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Yep, looks like we're right on the same page with this one HBP. EErily similar You did a lot of great work on that post, it's kind of a shame that I slipped in there.

Oh well, if anyone comes over to these message boards now and rattles off an uninformed opinion on the matter I'll direct them to your post. That's the MC/Winter/Lowe saga in a nutshell.

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12-10-2003, 10:42 PM
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Quote:
 I will be very interested to see what reaction comes from the NHLPA and from other GM’s. In particular, I’d love to hear what Brian Burke has to say about this. Would expect that he will back the Oilers up. Conversely, the NHLPA will be making a grave tactical error if they try to back up the spin that that Oilers are “extorting” Comrie in this case. As I understand it, the NHLPA’s core position is that the CBA is fine and that the player market would work just fine for the league if the teams would show some gonads and use the levers that exist in the agreement – the main lever being the ability to say “no” to players that make excessive demands that the teams believe are excessive. Interestingly, this is a position that is reflected in Bruce Dowbiggin’s new book “Money Players”. Dowbiggin basically backs up the view that the owners lack of discipline has caused the CBA to create a flawed economic system, not the CBA itself. His documentation of how the NHLPA was able to systematically raise the salary bar is well known to posters on HF. However, what is interesting in his book is that he punctuates the book with with war story anecdotes from agents involved in the precedent setting negotiations. The upshot of most of these agent stories is that had the teams just stuck with their guns and used CBA tools available to them, the salary inflation we’ve seen would not have occurred. Not incidentally, Rich Winter is prominent in these tales of woe and the take that the NHL only has itself to blame for its managerial incompetance in using the 1995 CBA. How does the NHLPA’s current position hold up if they back up Comrie right now? I would say not very well.
I'm not so sure that the levers really work to tell the truth.

Here are the dollar figures that pertain to the signing of a kid like Eric Brewer, for example.

Possible scenario:

Wing$ offer Brewer $2.341M.

Oil either a) match, or b) receive two 1sts and a 2nd round pick. Basically that's a 29th, 29th, and a 58th overall pick over the course of two years for a proven (some would say) top 2 or 3 d-man. IE, some maybes three years down the road for a stud.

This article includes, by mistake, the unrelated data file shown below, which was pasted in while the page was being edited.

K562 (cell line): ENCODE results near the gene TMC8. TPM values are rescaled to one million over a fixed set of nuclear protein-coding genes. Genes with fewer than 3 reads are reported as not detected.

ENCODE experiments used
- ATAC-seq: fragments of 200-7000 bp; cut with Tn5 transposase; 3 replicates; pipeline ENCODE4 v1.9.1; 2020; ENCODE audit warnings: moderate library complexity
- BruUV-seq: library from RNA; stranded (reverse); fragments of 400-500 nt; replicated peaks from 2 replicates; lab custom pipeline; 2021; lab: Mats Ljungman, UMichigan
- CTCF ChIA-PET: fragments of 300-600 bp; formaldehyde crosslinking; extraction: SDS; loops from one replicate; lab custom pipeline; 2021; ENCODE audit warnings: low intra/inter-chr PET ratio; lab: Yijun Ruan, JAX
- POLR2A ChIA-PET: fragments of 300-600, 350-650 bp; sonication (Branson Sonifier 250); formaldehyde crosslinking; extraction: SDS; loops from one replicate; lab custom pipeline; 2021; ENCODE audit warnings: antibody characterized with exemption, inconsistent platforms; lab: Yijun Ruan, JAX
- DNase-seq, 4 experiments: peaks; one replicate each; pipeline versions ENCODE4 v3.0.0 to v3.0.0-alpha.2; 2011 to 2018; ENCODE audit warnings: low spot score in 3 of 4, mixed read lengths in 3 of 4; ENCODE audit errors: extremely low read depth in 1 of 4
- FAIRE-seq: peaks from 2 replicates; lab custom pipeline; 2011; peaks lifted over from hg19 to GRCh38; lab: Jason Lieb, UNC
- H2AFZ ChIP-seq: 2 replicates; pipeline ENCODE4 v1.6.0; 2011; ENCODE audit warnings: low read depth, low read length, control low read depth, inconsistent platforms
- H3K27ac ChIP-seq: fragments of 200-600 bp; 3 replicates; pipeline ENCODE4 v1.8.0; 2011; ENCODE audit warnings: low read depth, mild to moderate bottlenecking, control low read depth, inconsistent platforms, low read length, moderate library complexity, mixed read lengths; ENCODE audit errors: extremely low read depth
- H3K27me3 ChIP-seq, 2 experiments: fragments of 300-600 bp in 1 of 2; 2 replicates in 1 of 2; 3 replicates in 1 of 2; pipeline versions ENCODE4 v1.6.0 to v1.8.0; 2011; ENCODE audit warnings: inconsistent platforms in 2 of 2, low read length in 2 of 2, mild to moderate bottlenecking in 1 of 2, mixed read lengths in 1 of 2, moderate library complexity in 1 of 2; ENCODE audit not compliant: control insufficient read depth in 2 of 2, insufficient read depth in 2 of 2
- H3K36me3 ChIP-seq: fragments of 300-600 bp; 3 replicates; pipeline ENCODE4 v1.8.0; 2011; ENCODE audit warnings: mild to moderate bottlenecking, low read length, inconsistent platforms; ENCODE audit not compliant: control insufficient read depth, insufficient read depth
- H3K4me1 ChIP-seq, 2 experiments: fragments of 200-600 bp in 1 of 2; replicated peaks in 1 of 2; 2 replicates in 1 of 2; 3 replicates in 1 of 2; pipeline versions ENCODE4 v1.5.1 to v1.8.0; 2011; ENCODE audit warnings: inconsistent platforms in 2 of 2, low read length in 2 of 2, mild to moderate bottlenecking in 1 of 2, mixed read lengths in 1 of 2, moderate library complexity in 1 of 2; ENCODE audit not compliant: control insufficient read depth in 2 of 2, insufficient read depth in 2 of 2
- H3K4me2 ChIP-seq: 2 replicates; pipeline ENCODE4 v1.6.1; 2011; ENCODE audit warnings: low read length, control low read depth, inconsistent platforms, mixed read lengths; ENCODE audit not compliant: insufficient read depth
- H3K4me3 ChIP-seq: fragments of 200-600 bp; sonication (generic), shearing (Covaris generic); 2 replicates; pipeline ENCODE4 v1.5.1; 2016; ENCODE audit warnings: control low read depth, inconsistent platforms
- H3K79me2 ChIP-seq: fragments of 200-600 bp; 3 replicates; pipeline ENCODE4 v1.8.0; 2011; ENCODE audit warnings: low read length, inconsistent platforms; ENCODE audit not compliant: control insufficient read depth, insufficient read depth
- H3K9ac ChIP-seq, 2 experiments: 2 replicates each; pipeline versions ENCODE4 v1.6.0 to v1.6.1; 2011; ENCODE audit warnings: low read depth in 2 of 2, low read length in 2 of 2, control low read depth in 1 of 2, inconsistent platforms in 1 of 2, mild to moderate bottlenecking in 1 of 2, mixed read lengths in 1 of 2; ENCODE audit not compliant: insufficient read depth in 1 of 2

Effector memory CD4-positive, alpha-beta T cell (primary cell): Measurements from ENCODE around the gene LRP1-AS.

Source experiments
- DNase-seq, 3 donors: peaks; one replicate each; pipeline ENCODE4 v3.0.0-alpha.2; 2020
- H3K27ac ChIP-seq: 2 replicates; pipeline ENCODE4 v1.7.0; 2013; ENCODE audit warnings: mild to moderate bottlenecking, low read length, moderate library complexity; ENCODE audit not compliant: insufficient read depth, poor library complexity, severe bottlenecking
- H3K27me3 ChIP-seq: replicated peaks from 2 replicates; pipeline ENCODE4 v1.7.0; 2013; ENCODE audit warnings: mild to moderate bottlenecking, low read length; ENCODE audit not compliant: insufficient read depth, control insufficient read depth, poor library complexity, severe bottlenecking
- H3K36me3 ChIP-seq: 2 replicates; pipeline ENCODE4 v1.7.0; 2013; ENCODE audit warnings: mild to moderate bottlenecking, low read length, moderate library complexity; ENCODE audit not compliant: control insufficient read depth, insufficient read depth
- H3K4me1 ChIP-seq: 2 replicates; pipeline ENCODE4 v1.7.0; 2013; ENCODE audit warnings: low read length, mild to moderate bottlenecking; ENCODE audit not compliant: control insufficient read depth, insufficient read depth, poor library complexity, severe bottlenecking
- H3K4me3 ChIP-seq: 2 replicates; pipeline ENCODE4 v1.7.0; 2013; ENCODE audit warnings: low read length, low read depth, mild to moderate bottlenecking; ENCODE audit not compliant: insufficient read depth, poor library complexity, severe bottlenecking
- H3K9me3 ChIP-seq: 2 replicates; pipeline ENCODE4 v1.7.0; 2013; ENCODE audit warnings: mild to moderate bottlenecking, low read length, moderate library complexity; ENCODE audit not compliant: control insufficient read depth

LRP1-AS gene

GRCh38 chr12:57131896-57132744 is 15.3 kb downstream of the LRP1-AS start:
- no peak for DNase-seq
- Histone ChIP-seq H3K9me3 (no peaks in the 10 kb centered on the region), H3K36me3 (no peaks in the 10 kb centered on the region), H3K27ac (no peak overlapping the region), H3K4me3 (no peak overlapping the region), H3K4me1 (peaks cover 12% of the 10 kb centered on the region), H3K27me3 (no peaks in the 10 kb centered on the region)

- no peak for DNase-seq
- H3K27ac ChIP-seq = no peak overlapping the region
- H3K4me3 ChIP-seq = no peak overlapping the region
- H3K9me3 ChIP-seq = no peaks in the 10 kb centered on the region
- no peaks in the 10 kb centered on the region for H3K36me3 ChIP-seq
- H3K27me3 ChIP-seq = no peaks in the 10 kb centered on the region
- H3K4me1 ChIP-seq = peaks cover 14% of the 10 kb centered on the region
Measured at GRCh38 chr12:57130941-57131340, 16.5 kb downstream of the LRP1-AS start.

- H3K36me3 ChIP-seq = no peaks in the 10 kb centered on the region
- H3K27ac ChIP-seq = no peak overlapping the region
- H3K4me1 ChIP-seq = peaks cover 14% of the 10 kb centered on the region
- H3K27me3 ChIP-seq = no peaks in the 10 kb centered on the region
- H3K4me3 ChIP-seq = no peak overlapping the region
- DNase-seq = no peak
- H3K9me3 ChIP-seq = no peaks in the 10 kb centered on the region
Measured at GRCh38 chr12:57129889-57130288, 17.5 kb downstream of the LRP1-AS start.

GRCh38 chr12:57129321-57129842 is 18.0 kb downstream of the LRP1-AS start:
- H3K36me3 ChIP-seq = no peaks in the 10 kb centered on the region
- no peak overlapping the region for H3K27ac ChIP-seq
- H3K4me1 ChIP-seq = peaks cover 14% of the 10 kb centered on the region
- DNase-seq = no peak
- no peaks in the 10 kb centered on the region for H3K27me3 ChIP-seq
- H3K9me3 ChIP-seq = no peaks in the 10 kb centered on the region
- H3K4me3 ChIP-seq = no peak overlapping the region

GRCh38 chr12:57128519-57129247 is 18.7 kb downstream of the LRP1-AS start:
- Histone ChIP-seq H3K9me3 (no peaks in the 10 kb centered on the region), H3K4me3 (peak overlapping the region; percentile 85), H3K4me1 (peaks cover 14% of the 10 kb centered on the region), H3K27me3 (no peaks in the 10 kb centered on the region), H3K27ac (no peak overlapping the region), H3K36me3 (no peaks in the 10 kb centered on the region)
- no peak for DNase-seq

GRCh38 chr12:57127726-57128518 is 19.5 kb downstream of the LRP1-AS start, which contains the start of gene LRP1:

The Wing$ real draft day is July first anyways, so they can lose those pix, but can the Oil go on indefinitely losing young stars for late first round pix?


Going by this line of thought, does Brewer's contract still seem out of line? I'm not sure how you feel about it, but I know that some people on this message board think that Lowe got taken out behind the woodshed by Eric & co.

I'm just playing devil's advocate here, I know that you never actually stated that Dowbiggen's theory was gospel. Do the levers really work if a 23(?) year old is making over $2.5M? Can small market teams compete if this is the case?

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12-10-2003, 10:46 PM
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I feel like kicking something.

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12-10-2003, 10:53 PM
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excellent post!

Couldn't have said it better myself! And that's a great point about why the NHLPA can't get bent out of shape about anything that is allowed under the current CBA. On another message board the NHLPA's reaction to this would be a concern because they'd be pissed... but of course they can't really complain about this current system can they?

Your post should have it's own sticky and be around for those who are getting the news late.

I love days like this when I'm on the board all day checking the swirlling rumours!

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12-10-2003, 11:06 PM
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If I could, I'd take HBP's post and stick it in my wallet...just in case anybody gives me grief about Lowe tomorrow at work.

Simply outstanding work. Merci beaucoup.

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12-11-2003, 12:48 AM
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Quote:
Originally Posted by Oi'll say!
I'm not so sure that the levers really work to tell the truth.

Here are the dollar figures that pertain to the signing of a kid like Eric Brewer, for example.

Possible scenario:

Wing$ offer Brewer $2.341M.

Oil either a) match, or b) receive two 1sts and a 2nd round pick. Basically that's a 29th, 29th, and a 58th overall pick over the course of two years for a proven (some would say) top 2 or 3 d-man. IE, some maybes three years down the road for a stud.